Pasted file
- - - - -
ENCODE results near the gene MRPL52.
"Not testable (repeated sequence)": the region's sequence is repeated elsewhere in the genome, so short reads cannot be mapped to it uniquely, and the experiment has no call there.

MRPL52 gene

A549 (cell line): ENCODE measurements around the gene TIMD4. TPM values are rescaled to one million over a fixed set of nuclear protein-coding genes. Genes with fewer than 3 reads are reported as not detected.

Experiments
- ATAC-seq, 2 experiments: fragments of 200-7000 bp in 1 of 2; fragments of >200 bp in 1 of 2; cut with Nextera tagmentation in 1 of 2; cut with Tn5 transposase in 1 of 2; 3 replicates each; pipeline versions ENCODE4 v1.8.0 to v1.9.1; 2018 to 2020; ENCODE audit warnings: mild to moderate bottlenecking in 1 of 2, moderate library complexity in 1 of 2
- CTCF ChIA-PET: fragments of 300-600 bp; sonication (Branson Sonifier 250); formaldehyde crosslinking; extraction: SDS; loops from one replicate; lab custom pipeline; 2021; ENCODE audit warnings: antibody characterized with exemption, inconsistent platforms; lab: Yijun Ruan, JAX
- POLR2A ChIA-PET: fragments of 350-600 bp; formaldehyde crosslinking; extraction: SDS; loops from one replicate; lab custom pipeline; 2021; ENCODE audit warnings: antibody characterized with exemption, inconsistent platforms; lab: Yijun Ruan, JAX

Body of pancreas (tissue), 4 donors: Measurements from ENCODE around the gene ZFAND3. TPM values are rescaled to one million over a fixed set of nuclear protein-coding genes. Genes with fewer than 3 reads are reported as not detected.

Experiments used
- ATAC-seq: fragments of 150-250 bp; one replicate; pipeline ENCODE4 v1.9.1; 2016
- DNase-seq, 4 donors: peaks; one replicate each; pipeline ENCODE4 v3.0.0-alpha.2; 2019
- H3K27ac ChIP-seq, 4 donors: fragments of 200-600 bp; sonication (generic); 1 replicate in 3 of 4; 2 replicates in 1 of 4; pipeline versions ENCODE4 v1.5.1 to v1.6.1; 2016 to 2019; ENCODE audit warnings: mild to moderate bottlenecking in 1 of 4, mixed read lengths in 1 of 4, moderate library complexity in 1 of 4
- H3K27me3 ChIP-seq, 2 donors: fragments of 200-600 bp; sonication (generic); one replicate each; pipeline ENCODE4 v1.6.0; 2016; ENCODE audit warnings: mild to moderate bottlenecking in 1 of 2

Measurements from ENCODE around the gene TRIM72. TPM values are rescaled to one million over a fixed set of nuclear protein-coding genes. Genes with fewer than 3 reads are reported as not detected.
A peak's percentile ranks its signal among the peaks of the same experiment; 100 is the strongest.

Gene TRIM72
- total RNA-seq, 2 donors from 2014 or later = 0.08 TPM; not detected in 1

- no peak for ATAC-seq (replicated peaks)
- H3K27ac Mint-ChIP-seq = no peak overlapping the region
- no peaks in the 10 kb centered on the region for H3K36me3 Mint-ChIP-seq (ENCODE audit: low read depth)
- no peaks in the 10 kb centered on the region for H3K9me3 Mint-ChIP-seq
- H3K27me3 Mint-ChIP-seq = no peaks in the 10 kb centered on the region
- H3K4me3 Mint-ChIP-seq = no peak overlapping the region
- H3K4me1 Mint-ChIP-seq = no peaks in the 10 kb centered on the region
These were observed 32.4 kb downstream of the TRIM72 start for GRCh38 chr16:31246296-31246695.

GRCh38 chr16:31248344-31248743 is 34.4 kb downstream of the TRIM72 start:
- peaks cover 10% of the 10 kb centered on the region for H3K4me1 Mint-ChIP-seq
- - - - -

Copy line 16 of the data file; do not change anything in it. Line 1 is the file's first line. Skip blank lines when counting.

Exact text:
A peak's percentile ranks its signal among the peaks of the same experiment; 100 is the strongest.